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Fake online pharmacies

What are fake online pharmacies?

Fake online pharmacies are scams that use the internet and spam emails to offer drugs and medicine at very cheap prices or without the need for a prescription from a doctor. These scams can cause both financial and health problems.

Most spam email offers selling medicines or drugs are designed to steal your credit card details or to download damaging files (like spyware and key-loggers) onto your computer.

Even if you actually do receive the products that you order, there is no guarantee that they are the real thing. In some cases, the medicines or other products may even damage your health.

Remember that there are legitimate online pharmacies. These businesses will have their full contact details listed and will also require a valid prescription before they send out any medicine that requires one.

Warning signs

  • You receive an unsolicited email offering cheap or hard-to-get pills or treatments. Often, these emails will promote well-known drugs such as Prozac or Viagra.
  • The subject title of the email has nothing to do with the products on offer.
  • The words in the email are spelt incorrectly or have apostrophes and spaces in the middle of the words. This is done to try to avoid anti-spam filters.
  • The email or website will sell you drugs that you would normally need a prescription for, even if you don’t have a prescription.
  • The pharmacy’s website is based overseas or does not include a contact telephone number or street address.

Protect yourself from fake online pharmacy scams

  • Use your common sense: the offer may be a scam.
  • Be very careful about offers for medicines, supplements or other treatments: always seek the advice of your health care professional.
  • Do not open suspicious or unsolicited emails (spam): delete them.
  • Do not click on any links in a spam email, or open any files attached to them.
  • Never call a telephone number that you see in a spam email.
  • Check the website address carefully. Scammers often set up fake websites with very similar addresses.
  • Never enter your personal, credit card or online account information on a website that you are not certain is genuine.

As well as following these specific tips, find out how to protect yourself from all sorts of other scams.

Do your homework

Prescription-only medicine requires a doctor or other qualified health care professional to have examined you and talked to you about the medical issue in question. Most medicines have at least some side-effects and these can be very serious for some people. You should never start a new course of medication or start taking any new pills without first seeing your health care professional.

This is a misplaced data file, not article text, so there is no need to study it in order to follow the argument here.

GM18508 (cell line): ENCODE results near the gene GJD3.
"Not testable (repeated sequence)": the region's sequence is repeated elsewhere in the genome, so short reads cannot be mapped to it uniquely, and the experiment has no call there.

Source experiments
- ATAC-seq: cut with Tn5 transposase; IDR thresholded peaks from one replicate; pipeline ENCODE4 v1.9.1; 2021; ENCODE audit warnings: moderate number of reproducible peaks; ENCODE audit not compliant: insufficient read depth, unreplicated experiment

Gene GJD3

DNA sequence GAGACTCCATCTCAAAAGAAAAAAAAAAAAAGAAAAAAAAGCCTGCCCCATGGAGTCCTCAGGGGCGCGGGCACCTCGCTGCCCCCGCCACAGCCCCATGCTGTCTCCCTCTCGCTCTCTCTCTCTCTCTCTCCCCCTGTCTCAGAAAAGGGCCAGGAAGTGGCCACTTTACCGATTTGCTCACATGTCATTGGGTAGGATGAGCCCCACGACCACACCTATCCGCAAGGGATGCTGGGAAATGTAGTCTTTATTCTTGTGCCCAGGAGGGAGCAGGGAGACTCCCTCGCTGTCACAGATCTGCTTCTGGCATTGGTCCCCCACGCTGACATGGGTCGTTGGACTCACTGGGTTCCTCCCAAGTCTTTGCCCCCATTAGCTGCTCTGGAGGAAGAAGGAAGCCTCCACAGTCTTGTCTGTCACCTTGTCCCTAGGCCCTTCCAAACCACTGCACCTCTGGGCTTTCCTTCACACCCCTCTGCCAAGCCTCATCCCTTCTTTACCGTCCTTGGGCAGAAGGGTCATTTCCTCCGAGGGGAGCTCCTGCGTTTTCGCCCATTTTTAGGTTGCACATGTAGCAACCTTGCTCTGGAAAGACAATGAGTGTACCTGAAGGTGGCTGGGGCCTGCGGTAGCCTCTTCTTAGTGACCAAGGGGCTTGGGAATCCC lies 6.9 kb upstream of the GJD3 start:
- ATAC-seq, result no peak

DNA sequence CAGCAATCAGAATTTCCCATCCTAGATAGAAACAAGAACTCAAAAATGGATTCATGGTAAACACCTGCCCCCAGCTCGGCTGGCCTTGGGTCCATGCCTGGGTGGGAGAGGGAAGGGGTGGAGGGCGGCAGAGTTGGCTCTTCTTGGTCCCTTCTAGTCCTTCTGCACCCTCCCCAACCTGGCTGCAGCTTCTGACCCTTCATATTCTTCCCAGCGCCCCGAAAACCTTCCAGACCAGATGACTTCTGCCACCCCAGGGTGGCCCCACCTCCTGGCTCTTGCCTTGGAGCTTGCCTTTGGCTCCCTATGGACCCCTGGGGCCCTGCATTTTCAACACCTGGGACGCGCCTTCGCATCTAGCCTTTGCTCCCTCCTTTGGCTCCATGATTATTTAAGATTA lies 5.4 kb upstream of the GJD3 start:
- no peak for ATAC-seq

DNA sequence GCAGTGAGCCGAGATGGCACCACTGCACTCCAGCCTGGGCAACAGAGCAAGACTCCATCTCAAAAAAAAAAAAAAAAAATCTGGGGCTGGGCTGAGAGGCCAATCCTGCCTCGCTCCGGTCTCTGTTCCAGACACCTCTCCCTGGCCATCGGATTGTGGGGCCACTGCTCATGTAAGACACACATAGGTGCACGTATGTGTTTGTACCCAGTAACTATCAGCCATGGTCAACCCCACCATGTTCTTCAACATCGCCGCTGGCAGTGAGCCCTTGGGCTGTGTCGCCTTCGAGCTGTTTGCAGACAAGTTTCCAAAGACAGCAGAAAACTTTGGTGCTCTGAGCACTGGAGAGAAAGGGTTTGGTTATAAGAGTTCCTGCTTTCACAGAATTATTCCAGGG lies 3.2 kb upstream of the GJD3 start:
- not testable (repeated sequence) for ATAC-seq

If you have a prescription and are interested in using an online pharmacy, you need to make sure that it is not a scam. Ask your health care professional if they can recommend any online pharmacies. Never access an online pharmacy site through a link in an unsolicited email.

Some websites and emails offer ‘generic’ versions of well-known drugs. However, many drugs are still protected by patents and no legitimate generic versions exist. Check with your local pharmacy or health care professional to see if a generic version of the drug exists.

If you are interested in buying from an online pharmacy, pay attention to the terms and conditions of the website. Make sure you also find out about how to get a refund if things go wrong. Check that the pharmacy is who they say they are—it is very easy to set up a fake website. Make sure the website includes full contact details (a physical street address and phone numbers).

If you want to use an overseas-based online pharmacy, you should also check with the Therapeutic Goods Administration to make sure that the product you want to purchase does not contain any ingredients that are prohibited in Australia. Remember that if you deal with an overseas-based website, it can be much harder to sort out any problems that may come up.

Decide

If you receive an unsolicited email from an online pharmacy, delete it.

If you do want to buy from an online pharmacy and you are sure that the online pharmacy is legitimate, there are still a few precautions you should take. Make sure you know exactly how much the order will cost (including delivery fees and any currency conversion rates). Also make sure you know how to get a refund if the product does not arrive, is damaged or not what you ordered.

Report them

If you think you have received an offer from a fake online pharmacy, you can tell the authorities through the report a scam section of SCAMwatch. You should also warn your family and friends about the scam.

Top

What to do if you've been scammed; Scams & the law; Report a scam.

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Miracle cure scams prey on the sick or desperate by selling drugs or treatments that don’t work or are even dangerous.

False claims are made to mislead you into buying ‘revolutionary’ pills, creams, diet advice or machines.

Spam emails, SMS or MMS usually offer free goods or ‘prizes’, very cheap products or promises of wealth. Responding to spam messages can result problems for you computer and your bank account.

There are many types of scams that aim to steal your credit card details, either by taking the card itself or by tricking you into giving them the card’s details.

Dating and romance scams try to lower your defences by appealing to your romantic or compassionate side. They play on emotional triggers to get you to provide money, gifts or personal details.

If you are contacted by a psychic or clairvoyant offering you mystical secrets to wealth, health and luck, be very wary. Do not be fooled by fantastic claims and promises, they may be scams.

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